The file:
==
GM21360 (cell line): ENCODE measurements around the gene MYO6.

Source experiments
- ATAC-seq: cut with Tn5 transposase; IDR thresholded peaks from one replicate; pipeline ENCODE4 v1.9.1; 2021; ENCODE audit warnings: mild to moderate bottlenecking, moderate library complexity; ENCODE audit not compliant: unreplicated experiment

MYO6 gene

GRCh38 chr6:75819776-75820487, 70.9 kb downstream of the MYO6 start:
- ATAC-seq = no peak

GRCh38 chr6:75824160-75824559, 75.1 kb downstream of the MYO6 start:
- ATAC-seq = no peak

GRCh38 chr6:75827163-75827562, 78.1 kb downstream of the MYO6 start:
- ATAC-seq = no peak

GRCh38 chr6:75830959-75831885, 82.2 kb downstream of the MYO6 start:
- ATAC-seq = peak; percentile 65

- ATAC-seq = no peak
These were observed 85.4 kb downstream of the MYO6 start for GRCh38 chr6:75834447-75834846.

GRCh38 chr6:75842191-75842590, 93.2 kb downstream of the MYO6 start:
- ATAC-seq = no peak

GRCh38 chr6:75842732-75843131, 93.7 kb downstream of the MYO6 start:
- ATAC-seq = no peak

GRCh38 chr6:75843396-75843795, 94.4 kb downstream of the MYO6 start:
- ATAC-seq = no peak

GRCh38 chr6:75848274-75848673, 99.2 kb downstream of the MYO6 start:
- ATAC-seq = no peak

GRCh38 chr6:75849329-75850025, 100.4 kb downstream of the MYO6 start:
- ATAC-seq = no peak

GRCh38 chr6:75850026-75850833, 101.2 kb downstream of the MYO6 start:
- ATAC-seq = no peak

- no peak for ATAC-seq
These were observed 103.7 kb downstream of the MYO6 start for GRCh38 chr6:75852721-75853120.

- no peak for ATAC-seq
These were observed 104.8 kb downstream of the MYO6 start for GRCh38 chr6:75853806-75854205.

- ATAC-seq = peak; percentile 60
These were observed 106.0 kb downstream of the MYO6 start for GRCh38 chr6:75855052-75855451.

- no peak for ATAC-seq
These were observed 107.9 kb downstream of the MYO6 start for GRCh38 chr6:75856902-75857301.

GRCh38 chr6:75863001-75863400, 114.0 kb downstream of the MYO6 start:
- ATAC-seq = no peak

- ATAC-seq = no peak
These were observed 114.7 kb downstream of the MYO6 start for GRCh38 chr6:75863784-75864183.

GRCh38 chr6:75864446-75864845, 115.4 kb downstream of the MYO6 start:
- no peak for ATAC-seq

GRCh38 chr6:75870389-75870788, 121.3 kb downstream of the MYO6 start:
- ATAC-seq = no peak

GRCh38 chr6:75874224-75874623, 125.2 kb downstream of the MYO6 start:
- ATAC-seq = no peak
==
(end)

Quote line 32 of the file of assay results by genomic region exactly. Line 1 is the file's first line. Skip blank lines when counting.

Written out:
These were observed 106.0 kb downstream of the MYO6 start for GRCh38 chr6:75855052-75855451.